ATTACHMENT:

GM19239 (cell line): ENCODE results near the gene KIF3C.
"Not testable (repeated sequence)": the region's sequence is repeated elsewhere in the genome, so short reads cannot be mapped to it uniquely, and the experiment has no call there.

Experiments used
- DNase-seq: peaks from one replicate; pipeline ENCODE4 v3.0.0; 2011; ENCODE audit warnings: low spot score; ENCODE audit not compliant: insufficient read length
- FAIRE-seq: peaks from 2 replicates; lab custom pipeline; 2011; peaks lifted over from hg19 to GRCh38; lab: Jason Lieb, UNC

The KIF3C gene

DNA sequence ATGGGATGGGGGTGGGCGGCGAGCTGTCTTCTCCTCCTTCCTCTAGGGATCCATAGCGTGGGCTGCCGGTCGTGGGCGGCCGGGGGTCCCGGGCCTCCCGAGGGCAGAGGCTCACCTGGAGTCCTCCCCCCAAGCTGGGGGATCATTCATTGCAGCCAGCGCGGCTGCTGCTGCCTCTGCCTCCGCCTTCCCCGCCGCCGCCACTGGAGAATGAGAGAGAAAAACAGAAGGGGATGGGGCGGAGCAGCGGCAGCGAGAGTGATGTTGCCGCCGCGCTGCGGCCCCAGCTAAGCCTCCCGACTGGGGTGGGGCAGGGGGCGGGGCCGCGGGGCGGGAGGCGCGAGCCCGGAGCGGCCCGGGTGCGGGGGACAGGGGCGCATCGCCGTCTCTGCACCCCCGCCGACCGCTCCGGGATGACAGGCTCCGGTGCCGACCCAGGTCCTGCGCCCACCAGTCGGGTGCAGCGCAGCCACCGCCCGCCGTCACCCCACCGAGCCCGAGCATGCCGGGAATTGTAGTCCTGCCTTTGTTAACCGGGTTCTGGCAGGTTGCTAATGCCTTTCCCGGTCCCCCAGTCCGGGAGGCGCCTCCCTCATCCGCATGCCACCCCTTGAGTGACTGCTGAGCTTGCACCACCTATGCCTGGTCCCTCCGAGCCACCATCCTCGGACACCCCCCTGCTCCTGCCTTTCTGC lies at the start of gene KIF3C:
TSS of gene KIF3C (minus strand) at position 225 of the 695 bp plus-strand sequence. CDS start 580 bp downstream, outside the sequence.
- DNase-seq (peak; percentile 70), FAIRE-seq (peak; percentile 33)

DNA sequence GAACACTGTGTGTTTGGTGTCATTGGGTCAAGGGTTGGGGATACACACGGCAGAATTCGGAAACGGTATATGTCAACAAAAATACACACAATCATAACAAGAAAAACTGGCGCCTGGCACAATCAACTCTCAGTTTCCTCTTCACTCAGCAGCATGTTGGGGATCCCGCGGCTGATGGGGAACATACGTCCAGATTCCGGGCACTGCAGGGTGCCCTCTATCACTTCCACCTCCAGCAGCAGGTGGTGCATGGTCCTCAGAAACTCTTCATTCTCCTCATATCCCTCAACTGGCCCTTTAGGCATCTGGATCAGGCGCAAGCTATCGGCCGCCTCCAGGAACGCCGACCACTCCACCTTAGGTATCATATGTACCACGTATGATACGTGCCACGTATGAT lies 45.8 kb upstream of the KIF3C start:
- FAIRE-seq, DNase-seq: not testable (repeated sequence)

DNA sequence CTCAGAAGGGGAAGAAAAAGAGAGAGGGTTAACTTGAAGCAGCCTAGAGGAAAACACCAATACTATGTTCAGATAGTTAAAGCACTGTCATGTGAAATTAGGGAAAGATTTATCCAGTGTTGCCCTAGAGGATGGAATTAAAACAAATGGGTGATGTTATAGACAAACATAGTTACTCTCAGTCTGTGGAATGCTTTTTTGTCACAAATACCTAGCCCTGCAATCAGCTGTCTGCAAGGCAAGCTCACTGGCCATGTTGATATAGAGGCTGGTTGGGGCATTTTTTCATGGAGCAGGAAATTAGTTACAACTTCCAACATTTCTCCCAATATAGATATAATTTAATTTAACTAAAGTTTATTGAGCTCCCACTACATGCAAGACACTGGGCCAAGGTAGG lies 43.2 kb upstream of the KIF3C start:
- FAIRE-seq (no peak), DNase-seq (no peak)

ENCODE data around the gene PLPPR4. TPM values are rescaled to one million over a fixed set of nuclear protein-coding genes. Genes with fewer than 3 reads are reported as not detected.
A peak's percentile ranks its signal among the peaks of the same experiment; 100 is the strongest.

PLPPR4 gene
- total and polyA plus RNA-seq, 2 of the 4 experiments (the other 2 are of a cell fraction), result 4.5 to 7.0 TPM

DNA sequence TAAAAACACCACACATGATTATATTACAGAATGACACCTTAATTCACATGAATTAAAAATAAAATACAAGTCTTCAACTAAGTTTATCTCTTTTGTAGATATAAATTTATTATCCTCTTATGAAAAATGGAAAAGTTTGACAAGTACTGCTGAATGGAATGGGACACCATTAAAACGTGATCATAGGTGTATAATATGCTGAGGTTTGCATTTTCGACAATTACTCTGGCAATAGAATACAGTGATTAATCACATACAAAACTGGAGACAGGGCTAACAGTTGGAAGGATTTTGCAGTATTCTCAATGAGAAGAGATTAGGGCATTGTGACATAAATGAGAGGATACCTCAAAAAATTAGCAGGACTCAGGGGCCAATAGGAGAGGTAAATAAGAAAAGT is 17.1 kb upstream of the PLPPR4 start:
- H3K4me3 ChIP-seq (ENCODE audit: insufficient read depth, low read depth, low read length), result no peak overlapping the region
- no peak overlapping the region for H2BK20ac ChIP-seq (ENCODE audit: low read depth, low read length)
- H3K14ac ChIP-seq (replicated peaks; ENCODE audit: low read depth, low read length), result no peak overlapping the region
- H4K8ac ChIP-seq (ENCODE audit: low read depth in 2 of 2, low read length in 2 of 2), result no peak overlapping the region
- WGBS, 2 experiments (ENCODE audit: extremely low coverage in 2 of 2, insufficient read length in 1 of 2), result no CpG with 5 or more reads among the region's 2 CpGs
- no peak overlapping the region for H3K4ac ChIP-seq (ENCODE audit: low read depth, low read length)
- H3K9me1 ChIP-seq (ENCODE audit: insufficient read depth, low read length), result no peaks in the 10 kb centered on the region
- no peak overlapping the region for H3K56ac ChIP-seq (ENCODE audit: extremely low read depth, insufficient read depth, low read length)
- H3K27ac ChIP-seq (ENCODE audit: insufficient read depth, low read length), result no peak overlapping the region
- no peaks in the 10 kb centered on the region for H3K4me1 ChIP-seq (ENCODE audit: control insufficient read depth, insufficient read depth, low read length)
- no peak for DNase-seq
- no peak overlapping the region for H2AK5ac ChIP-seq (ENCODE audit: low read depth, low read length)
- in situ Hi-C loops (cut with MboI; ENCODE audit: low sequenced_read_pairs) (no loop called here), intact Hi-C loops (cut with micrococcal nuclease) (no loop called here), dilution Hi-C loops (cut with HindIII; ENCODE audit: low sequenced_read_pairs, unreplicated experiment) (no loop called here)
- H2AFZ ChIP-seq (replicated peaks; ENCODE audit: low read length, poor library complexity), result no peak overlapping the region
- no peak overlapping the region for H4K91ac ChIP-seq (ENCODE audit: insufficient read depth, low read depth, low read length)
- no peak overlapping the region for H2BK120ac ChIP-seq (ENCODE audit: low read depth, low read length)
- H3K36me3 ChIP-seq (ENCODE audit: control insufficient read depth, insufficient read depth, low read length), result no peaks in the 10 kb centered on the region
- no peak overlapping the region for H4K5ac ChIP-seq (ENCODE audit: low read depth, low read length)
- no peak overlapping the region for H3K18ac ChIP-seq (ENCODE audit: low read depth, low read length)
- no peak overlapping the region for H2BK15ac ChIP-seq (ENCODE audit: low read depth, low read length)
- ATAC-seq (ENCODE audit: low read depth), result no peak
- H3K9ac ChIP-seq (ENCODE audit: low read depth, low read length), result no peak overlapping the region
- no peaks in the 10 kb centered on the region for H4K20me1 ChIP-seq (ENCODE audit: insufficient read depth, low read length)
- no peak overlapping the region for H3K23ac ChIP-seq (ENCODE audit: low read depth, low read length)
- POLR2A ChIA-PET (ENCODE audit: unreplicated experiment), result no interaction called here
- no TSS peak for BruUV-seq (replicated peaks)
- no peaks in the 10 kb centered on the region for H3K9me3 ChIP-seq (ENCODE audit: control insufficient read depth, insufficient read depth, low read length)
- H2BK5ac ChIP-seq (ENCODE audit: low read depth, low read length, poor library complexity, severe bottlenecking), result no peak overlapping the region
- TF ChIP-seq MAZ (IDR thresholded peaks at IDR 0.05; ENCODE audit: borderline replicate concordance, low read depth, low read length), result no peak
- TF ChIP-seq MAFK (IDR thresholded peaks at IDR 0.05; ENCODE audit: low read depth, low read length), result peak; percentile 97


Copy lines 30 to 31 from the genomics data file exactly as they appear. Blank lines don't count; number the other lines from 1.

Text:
- no peak overlapping the region for H2AK5ac ChIP-seq (ENCODE audit: low read depth, low read length)
- in situ Hi-C loops (cut with MboI; ENCODE audit: low sequenced_read_pairs) (no loop called here), intact Hi-C loops (cut with micrococcal nuclease) (no loop called here), dilution Hi-C loops (cut with HindIII; ENCODE audit: low sequenced_read_pairs, unreplicated experiment) (no loop called here)